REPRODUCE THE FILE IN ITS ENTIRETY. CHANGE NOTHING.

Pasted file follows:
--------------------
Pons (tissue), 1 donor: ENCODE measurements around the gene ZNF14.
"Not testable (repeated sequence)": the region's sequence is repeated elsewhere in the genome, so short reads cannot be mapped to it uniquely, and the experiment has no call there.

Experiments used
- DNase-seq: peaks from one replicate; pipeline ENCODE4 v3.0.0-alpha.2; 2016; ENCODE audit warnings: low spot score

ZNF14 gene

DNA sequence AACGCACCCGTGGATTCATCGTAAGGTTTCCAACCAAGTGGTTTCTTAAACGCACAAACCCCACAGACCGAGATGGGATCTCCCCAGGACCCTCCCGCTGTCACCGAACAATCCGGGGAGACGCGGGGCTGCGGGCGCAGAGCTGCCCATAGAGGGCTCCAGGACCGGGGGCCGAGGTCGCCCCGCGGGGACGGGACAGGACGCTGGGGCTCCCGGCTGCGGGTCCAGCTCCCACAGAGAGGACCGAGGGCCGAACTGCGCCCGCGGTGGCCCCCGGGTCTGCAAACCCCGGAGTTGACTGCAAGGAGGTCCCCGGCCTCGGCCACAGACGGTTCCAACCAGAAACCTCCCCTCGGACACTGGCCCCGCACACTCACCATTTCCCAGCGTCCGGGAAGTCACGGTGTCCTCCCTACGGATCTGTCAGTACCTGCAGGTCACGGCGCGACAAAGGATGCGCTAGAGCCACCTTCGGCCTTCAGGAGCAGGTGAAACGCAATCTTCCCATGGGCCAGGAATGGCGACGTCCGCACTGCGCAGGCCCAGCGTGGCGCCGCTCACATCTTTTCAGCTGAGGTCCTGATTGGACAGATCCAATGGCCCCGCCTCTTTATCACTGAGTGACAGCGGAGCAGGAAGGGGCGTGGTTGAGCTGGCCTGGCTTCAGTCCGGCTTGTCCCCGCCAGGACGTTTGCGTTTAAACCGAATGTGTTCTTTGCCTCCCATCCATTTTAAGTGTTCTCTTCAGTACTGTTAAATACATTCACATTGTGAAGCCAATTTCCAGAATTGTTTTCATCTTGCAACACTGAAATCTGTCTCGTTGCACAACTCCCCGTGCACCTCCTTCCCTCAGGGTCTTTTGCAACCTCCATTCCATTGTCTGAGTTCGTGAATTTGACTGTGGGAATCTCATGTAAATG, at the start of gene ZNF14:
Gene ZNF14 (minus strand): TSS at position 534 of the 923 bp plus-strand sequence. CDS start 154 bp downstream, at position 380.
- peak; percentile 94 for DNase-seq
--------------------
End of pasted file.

Pons (tissue), 1 donor: ENCODE measurements around the gene ZNF14.
"Not testable (repeated sequence)": the region's sequence is repeated elsewhere in the genome, so short reads cannot be mapped to it uniquely, and the experiment has no call there.

Experiments used
- DNase-seq: peaks from one replicate; pipeline ENCODE4 v3.0.0-alpha.2; 2016; ENCODE audit warnings: low spot score

ZNF14 gene

DNA sequence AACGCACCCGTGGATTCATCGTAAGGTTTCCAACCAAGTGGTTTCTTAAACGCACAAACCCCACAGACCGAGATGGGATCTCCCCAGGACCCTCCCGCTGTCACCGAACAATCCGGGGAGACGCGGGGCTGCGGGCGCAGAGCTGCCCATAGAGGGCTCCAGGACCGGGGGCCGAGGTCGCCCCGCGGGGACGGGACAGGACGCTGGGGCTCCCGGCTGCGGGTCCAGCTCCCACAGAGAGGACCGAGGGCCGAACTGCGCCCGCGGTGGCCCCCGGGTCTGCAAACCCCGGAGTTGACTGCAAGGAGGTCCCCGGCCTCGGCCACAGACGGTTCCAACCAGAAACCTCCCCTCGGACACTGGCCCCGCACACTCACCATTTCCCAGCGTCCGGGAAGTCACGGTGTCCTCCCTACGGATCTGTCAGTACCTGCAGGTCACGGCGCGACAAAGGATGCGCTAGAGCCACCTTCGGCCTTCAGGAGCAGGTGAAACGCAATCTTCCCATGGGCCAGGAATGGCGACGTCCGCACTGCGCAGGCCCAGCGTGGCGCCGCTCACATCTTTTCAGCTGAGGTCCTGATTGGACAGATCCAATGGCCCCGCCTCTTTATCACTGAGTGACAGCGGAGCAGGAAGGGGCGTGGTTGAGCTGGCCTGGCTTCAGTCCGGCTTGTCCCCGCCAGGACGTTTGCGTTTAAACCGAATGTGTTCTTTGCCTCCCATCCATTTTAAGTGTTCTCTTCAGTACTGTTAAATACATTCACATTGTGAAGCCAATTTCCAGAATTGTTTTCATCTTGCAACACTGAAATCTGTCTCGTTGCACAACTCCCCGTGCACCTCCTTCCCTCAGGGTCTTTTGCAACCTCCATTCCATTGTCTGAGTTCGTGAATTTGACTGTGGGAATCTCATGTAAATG, at the start of gene ZNF14:
Gene ZNF14 (minus strand): TSS at position 534 of the 923 bp plus-strand sequence. CDS start 154 bp downstream, at position 380.
- peak; percentile 94 for DNase-seq